Director, Dual-Degree Engineering
Rand Worland devotes his experimental research to the field of musical acoustics. He specializes in the use of optical techniques to study the vibrations of musical instruments, with an emphasis on instruments of the percussion family. Research projects have involved the physics of drums, water crotales, cymbals, and vibraphone bars. Worland has written numerous articles and given lectures on the physics of musical instruments. His articles include “Musical Acoustics of Orchestral Water Crotales,” in Journal of Acoustical Society of America (2012); “Demonstrating the Effect of Air Temperature on Wind Instrument Tuning,” in a paper for the Acoustical Society of America; and articles in The Physics Teacher. Worland presented “The Physics of Music: Using Light to Study Sound,” at Tacoma Science Café in 2012 and at events including “Vienna Talk 2010 on Music Acoustics,” and at teachers’ meetings of the American Association of Physics. Worland is a member of the Acoustical Society of America, and of the society's Technical Committee on Musical Acoustics and Committee on Education in Acoustics. He is an associate editor for the society’s Proceedings on Meetings in Acoustics (POMA). Worland teaches in the areas of general physics, modern physics, electromagnetic theory, light and color, physics of music, and experimental physics.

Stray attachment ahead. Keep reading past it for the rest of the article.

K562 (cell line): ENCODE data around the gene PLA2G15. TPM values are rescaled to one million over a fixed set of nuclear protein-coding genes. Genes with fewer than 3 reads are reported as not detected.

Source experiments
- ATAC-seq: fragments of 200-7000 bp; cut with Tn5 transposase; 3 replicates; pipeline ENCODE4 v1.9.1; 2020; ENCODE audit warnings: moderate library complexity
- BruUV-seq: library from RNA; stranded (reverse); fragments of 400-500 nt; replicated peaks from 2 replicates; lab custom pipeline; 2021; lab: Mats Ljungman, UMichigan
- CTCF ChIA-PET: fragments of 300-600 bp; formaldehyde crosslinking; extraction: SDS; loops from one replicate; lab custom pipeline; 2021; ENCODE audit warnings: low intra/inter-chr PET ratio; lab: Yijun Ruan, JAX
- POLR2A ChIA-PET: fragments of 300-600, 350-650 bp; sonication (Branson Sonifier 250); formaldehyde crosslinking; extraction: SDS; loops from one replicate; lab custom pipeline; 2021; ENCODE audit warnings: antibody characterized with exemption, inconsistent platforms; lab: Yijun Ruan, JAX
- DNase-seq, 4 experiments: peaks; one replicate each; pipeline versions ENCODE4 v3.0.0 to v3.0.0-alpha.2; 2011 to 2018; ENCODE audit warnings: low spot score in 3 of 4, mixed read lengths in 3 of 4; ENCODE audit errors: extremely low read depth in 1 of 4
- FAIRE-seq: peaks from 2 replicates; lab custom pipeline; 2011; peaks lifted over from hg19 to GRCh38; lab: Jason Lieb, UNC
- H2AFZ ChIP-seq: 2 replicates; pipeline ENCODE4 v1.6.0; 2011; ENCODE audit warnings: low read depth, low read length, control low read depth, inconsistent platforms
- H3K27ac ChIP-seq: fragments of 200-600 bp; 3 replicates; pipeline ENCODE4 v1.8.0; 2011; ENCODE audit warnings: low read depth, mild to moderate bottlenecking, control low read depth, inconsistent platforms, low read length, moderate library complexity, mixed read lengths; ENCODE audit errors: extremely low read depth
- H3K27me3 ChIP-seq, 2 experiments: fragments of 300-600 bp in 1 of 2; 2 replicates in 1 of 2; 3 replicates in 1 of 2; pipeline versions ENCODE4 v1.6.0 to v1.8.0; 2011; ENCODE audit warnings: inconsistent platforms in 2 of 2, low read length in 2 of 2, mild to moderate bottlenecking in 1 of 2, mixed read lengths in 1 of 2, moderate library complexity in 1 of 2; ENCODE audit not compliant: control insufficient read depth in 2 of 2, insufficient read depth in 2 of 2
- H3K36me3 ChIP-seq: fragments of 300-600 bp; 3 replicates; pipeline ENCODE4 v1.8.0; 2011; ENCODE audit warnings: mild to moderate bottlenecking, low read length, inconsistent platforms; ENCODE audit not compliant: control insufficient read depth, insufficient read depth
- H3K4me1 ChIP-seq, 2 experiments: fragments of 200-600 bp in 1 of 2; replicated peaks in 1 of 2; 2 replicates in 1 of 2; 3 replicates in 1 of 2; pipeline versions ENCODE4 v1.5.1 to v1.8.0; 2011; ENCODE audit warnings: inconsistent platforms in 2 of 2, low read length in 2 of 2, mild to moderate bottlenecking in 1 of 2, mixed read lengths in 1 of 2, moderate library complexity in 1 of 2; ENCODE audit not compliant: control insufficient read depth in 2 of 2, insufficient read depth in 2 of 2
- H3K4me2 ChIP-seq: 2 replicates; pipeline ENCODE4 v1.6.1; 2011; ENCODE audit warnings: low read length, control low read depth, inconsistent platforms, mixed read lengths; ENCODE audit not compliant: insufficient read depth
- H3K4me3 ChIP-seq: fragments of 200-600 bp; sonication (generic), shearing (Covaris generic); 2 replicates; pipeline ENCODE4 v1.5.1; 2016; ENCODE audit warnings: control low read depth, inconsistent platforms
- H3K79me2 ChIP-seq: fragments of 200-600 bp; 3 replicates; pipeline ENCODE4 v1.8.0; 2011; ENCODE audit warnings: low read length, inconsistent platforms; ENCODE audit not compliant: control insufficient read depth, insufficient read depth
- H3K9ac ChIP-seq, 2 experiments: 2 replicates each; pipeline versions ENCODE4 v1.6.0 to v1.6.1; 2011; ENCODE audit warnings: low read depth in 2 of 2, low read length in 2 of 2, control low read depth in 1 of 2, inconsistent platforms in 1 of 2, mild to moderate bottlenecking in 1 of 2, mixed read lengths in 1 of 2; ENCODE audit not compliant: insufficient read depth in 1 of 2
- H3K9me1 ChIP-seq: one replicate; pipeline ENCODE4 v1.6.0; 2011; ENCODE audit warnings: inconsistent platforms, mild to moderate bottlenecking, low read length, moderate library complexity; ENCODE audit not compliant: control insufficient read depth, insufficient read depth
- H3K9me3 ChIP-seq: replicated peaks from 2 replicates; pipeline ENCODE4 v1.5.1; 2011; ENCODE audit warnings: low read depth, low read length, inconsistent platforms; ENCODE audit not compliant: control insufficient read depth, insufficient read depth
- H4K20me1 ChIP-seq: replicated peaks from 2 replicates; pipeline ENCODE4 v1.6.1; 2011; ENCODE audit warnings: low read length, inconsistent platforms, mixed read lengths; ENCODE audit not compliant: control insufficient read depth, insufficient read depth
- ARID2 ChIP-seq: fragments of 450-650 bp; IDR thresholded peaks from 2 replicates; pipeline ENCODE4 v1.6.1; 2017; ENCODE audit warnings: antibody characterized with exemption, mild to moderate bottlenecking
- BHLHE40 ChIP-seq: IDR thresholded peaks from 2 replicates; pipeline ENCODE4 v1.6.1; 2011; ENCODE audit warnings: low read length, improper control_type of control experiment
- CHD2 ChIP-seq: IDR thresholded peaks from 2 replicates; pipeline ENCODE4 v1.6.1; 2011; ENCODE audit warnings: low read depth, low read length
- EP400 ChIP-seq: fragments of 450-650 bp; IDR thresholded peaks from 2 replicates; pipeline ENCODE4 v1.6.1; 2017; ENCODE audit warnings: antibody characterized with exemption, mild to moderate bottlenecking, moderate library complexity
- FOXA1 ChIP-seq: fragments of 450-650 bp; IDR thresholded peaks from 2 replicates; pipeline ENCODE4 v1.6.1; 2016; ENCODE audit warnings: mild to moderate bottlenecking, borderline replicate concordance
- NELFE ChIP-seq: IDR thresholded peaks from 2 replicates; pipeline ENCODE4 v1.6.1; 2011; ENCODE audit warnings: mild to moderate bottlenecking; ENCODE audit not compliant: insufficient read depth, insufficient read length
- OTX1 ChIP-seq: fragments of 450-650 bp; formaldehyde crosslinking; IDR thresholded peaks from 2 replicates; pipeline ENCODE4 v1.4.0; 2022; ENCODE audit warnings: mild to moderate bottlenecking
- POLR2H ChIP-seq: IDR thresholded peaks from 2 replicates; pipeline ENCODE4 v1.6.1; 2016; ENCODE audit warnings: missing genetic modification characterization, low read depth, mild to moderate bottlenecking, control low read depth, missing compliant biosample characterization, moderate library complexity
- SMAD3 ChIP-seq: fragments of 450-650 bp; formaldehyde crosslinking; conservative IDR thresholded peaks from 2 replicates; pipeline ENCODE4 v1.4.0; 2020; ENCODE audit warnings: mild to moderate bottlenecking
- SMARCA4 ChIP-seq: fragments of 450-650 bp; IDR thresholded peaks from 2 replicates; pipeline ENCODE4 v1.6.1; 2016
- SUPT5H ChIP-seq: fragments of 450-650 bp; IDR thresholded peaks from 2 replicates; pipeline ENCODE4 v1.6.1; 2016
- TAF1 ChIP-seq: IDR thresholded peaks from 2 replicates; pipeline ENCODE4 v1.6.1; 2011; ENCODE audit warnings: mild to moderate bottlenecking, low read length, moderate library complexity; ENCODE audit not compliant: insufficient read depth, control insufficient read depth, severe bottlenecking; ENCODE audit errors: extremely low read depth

B.A., University of California-Los Angeles, 1977; M.A., Ph.D., University of California-Santa Barbara, 1984, 1989